I have found out that there is an amazing plant that is unique to Namibia and particularly to the arid regions of the country. That sounds like Tsumkwe to me! The scientific name of the plant is: Acanthosicyos horridos but that’s just plain horrid. The locals call it the !Nara melon, much better if you ask me (the ! denotes a palatal click!! those last two exclamation marks denote nothing other than emphasis or maybe surprise) This plant bears an annual crop of !Nara melons that ripen in the late summer months of November to May and as we arrive in October we shouldn’t have long to wait for these little beauties! The melons can get as large as 15cm in diameter and are highly nutritious with yellow flesh and cream coloured seeds. Long sticks are used to harvest the melons from the spiky stems of the plant which are then opened and the flesh and seeds scooped out, placed in a drum and cooked over the fire. The rind of the melon is fed to the donkeys (means of transport) or it is dried and used as fuel….fully usable packaging. The seeds are strained from the cooked mixture and are dried on sheets of plastic in the sun to be sold or they are stored and eaten later. The seeds taste like nuts apparently, and are eaten alone or are ground and added to dishes. The boiled pulp is eaten as porridge or it is also spread on plastic sheets to dry in the sun. When it is dry it can be peeled off the sheet and is the local equivalent of a roll-up (move over Uncle Tobys here comes Aunty Helens). In this state it is called !Nara cake and can be stored for long periods of time (years) before being eaten as it is or with porridge.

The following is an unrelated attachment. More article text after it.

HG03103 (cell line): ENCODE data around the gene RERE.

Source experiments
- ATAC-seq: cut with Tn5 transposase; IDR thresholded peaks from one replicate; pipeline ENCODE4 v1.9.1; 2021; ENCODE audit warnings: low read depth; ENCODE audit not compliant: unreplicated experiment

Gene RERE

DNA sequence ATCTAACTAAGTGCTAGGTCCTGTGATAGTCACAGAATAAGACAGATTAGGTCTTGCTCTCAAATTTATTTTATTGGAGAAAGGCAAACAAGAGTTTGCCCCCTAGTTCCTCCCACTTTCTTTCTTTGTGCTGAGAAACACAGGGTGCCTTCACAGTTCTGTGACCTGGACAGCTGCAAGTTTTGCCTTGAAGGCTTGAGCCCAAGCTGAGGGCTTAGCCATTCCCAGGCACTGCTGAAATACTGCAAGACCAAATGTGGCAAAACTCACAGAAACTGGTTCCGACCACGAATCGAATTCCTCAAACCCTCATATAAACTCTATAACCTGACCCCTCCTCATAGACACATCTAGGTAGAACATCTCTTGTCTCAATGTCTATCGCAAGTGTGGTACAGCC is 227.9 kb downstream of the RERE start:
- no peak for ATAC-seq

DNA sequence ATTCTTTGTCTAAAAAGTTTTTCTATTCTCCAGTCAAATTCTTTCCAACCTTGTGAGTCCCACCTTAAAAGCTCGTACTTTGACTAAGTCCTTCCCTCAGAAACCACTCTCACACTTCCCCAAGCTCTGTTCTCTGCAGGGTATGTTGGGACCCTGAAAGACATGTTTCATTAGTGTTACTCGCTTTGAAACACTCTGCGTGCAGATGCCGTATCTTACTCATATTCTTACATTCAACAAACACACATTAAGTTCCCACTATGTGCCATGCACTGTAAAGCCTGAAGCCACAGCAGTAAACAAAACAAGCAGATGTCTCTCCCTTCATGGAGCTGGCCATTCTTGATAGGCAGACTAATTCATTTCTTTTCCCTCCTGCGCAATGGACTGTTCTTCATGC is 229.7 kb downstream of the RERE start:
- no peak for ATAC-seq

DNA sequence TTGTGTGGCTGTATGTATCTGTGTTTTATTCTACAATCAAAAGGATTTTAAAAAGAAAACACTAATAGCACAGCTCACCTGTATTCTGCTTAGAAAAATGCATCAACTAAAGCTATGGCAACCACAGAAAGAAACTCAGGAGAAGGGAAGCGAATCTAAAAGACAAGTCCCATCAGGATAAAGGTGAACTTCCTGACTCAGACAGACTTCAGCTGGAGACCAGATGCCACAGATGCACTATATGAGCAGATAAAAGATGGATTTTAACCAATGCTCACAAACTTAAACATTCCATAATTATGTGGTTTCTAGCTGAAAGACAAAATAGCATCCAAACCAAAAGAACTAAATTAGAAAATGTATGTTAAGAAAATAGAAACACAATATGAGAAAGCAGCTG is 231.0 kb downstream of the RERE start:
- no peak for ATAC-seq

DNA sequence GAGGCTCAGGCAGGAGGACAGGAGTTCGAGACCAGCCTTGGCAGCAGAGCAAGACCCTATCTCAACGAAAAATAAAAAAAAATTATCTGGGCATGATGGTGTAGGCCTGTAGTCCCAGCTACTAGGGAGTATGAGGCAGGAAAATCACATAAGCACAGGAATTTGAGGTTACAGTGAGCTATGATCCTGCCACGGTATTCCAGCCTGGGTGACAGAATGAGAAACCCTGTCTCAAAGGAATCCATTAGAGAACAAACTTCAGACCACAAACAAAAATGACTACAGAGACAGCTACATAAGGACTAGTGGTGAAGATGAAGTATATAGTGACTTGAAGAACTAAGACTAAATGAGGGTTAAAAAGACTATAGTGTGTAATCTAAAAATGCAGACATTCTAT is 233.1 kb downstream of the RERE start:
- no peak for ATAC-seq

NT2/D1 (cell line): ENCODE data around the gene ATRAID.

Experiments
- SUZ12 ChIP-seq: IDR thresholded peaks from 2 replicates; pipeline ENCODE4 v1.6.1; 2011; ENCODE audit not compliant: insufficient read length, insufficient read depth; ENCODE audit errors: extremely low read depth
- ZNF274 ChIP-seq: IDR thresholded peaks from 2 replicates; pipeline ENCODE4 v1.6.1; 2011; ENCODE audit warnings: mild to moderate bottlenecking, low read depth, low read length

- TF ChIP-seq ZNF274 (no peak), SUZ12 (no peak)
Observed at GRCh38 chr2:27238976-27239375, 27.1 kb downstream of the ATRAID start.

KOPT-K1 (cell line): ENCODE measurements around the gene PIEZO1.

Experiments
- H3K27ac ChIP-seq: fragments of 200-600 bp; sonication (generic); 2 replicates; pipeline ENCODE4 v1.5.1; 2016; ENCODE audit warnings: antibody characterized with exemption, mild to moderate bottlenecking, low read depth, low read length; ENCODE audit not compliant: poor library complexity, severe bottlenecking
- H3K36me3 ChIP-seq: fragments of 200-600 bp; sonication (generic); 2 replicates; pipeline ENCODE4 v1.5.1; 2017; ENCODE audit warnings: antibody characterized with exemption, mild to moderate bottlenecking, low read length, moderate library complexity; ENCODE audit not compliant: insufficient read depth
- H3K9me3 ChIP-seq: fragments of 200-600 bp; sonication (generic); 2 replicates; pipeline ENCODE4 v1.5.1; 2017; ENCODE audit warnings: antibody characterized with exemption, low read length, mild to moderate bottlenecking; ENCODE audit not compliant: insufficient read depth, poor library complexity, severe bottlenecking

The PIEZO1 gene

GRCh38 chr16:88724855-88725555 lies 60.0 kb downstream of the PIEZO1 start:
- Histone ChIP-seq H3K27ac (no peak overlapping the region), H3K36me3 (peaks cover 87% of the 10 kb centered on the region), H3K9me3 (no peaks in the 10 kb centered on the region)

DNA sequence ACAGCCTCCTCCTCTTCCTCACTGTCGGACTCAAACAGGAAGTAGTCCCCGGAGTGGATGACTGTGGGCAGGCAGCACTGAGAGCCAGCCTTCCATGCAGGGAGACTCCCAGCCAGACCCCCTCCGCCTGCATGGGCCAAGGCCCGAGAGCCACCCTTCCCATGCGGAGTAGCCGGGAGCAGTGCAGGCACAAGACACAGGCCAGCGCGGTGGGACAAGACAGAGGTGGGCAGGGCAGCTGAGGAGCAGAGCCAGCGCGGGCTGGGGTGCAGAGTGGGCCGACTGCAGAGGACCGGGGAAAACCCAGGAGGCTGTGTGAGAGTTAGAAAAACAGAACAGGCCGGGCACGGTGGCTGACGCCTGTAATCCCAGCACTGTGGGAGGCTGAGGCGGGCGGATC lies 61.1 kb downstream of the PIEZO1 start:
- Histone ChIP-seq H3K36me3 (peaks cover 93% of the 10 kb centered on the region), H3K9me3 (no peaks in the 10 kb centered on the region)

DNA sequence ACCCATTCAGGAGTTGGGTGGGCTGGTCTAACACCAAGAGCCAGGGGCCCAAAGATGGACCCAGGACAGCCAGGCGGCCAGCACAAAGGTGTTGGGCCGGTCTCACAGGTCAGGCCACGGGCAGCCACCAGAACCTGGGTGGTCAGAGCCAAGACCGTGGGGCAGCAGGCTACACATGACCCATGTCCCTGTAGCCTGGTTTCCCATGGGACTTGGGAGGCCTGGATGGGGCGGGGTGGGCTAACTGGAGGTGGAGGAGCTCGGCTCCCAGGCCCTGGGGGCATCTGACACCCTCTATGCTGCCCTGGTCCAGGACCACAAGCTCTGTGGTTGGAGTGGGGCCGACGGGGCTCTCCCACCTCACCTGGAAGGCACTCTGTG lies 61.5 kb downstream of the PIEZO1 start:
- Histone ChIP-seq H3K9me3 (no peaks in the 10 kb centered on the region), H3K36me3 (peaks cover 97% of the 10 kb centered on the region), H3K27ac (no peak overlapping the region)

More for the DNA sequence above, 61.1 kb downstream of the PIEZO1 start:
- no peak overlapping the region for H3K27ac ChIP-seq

It is in this form that it tastes like chocolate!!…only a little more chewy, with the added advantage that it doesn’t melt on a hot day!! Kiss those chocolatey fingers goodbye! I can’t wait to try some!! What a culinary delight…chocolate, nuts, porridge and more from one humble melon! But wait! There is more… this marvel has medicinal properties too including helping with digestive issues, promotes healing of wounds and can be used as a moisturiser and as sunscreen. All this from one unlikely looking melon!